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A subset of cells called leukemia stem cells (LSCs) possess limitless self-renewal and are responsible for maintenance of leukemia. Selective eradication of LSCs could offer significant therapeutic benefit and there is great interest in identifying the signaling pathways that control their development. Here, LSCs were studied in mouse models of acute myelogenous leukemia (AML) induced either by co-expression of the Hoxa9 and Meis1a oncogenes or the fusion oncoprotein MLL-AF9. We show that the Wnt/β-catenin signaling pathway is required for self-renewal of LSCs derived from either hematopoietic stem cells (HSC) or more differentiated granulocyte macrophage progenitors (GMP). Since the Wnt/β-catenin pathway is normally active in HSCs, but not in GMP, reactivation of β-catenin signaling is required for transformation of progenitor cells by certain oncogenes. β-catenin is not absolutely required for self-renewal of adult HSCs, thus targeting the Wnt/β-catenin pathway may represent a new therapeutic opportunity in AML.
Acute myelogenous leukemia (AML) is the most common acute leukemia in adults and most people with AML are not cured with current therapies. Only a small subset of AML cells are capable of extensive proliferation and self-renewal (1). Such cells are referred to as leukemia stem cells (LSC) because they share properties, including extensive self-renewal potential, with normal stem cells. LSC are being studied as potential therapeutic targets (2, 3), and the signaling pathways that control their development and survival are of particular interest. The Wnt/β-catenin is active in some human leukemias (4–7) and in hematopoietic stem cells (HSC) (8–10). While β-catenin is not required for self-renewal of adult HSC (11, 12), it is unclear if β-catenin is required for LSC development and maintenance in AML. We have studied well characterized mouse models to address whether β-catenin is necessary for LSC development from either HSC or more differentiated committed myeloid progenitor cells.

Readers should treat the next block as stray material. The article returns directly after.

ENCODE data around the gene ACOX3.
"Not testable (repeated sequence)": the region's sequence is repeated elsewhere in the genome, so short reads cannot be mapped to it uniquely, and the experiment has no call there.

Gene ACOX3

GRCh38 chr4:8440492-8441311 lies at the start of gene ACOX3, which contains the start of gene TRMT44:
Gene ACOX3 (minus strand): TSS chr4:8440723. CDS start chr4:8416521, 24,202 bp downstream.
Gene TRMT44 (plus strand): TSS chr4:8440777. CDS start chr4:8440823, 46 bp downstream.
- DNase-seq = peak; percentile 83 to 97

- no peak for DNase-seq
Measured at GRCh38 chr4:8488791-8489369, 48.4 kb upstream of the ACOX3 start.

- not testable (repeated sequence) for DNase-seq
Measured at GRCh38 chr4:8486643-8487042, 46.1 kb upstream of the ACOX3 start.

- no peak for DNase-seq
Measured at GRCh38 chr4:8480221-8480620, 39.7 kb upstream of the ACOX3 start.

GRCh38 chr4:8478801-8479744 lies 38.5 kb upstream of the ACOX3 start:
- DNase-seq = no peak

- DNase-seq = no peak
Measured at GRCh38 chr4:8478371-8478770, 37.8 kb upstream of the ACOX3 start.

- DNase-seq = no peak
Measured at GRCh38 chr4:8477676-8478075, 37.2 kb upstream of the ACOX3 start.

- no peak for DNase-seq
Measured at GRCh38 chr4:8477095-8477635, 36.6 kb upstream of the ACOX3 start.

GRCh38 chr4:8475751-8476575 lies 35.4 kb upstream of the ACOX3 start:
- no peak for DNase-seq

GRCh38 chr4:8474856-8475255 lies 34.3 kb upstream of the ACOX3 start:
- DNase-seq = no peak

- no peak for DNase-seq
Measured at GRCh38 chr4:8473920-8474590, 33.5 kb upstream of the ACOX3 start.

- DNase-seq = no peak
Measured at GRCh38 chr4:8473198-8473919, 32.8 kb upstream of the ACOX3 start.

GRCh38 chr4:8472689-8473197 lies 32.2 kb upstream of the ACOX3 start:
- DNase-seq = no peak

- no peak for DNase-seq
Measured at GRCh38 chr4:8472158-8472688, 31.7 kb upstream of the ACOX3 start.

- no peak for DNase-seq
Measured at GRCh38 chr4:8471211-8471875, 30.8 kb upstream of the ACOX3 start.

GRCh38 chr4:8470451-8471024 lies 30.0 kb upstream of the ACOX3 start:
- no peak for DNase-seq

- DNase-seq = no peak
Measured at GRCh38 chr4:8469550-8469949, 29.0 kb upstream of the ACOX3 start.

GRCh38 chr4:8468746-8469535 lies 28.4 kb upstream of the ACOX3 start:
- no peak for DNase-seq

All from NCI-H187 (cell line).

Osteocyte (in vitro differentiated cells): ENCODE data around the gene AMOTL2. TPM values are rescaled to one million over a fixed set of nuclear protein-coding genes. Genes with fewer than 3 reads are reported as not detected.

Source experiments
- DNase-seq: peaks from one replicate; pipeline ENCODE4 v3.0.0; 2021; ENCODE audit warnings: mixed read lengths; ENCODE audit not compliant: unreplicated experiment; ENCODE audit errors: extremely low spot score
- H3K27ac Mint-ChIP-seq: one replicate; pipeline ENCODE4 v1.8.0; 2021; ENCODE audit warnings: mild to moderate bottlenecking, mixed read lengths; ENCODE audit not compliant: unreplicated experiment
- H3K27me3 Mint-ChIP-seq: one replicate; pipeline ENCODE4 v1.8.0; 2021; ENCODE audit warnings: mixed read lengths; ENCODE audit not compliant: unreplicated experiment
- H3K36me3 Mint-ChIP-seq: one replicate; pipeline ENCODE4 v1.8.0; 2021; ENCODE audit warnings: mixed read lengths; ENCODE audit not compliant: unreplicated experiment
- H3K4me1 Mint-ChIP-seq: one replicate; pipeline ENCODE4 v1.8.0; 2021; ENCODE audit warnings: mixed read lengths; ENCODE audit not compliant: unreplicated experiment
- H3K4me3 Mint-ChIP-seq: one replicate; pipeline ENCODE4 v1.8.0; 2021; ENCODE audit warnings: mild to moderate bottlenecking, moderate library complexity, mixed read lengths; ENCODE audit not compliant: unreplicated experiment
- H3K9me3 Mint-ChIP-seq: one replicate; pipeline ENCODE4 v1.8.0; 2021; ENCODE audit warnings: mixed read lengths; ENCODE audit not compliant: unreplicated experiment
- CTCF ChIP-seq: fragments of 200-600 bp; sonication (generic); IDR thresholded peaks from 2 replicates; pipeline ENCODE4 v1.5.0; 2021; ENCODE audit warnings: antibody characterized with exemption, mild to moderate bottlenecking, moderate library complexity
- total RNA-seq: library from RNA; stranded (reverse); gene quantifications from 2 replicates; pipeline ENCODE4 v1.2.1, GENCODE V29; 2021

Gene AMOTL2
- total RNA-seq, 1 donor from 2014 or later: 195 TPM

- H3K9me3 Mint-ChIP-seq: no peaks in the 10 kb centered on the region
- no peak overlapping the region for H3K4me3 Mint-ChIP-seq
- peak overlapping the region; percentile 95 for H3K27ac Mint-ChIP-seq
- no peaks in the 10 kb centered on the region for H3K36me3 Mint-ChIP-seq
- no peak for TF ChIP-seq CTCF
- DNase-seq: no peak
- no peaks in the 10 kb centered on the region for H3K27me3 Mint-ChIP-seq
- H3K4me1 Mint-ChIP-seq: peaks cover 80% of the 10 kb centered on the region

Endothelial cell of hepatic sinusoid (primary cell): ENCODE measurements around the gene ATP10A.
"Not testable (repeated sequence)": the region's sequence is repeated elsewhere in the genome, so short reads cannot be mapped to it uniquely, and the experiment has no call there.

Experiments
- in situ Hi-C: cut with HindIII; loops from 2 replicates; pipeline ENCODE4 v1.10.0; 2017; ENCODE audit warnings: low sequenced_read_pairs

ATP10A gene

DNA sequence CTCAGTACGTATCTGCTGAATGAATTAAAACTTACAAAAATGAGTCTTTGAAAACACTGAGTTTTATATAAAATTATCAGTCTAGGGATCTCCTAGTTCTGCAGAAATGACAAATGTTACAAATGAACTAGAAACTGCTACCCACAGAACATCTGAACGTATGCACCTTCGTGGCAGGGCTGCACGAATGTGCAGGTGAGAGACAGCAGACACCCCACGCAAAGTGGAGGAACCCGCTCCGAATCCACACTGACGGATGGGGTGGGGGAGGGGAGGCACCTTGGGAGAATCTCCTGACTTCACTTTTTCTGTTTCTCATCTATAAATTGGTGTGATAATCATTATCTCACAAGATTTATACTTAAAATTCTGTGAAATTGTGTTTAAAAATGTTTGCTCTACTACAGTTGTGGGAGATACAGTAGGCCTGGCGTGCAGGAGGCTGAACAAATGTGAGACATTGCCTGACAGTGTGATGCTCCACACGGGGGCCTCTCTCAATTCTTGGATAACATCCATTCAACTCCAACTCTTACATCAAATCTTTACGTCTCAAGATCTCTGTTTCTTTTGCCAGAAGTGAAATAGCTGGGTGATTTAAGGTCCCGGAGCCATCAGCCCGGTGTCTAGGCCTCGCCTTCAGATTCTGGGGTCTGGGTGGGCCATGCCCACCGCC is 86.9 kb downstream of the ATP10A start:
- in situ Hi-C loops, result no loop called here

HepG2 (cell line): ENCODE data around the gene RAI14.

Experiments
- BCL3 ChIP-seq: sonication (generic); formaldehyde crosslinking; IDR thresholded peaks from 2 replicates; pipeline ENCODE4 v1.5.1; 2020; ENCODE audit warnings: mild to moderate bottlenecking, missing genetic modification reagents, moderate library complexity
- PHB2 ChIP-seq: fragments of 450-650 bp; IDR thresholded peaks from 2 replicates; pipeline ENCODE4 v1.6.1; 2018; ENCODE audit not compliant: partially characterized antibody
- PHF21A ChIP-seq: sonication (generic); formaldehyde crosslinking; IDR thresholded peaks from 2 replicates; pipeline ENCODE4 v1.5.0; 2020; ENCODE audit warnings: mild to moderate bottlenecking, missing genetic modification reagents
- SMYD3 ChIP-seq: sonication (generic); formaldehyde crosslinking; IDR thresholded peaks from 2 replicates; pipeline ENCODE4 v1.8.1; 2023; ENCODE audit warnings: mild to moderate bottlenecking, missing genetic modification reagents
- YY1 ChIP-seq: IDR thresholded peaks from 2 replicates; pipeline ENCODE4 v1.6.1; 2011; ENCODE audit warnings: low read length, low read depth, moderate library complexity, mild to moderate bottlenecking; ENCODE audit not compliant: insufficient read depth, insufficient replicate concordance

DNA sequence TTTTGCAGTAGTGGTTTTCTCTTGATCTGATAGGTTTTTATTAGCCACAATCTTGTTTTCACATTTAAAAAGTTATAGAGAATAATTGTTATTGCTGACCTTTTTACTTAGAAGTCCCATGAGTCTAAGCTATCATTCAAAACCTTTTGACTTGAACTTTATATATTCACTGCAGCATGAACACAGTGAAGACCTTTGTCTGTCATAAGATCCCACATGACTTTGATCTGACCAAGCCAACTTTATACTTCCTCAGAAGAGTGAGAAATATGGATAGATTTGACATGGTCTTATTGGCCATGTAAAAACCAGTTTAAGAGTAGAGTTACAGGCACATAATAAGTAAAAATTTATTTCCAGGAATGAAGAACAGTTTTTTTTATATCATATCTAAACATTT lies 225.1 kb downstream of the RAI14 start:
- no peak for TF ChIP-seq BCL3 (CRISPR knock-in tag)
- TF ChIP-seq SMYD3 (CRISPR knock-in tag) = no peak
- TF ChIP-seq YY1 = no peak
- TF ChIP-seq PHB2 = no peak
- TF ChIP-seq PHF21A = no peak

Hox genes have been implicated in the regulation of normal stem cell self-renewal (16, 17), and enforced co-expression of Hoxa9 and Meis1a in murine bone marrow leads to rapid AML development (18). Previous studies demonstrated that leukemogenic fusion proteins, such as those involving the mixed lineage leukemia (MLL) protein e.g. MLL-AF9, can transform non-self renewing granulocyte/macrophage restricted progenitors (GMP) and activate genes encoding homeobox (Hox) proteins such as HoxA9 and Meis1 (13–15). To determine whether a combination of Hoxa9 and Meis1a (HoxA9/M) can transform GMP, we co-transduced sorted Lin− c-Kit+ Sca-1+ (KLS) cells, which are enriched for HSC, or Lin− c-Kit+ Sca-1− FcRγ+ CD34+ (GMP) cells with viruses encoding HoxA9 (MSCV-HoxA9-GFP) and Meis1a (MSCV-Meis1a-puro), and used either a bulk approach (15, 18, 26) or a single cell approach (Fig. S1). When single cells were expanded in vitro up to 6 weeks, no significant differences were observed between KLS cells transduced with HoxA9/M (KLS-HoxA9/M), GMP transduced with HoxA9/M (GMP-HoxA9/M), or GMP transduced with MLL-AF9 (GMP-MLLAF9) in proliferation, cell cycle profile, apoptosis levels, gross morphology or immunophenotype (Fig. S1). However there was a proliferative defect upon extended culture of GMP-HoxA9/M cells. When cells were injected into recipient mice, 13 of 14 (93%) mice that received GMP-MLLAF9 cells developed AML, 14 of 20 (70%) of mice that received KLS-HoxA9/M cells developed AML, whereas only 1 of 23 mice that received GMP-HoxA9/M cells developed AML (Fig. S2). These differences in leukemogenic potential could not be ascribed to differential expression of HoxA9 and Meis1 (Fig. S3)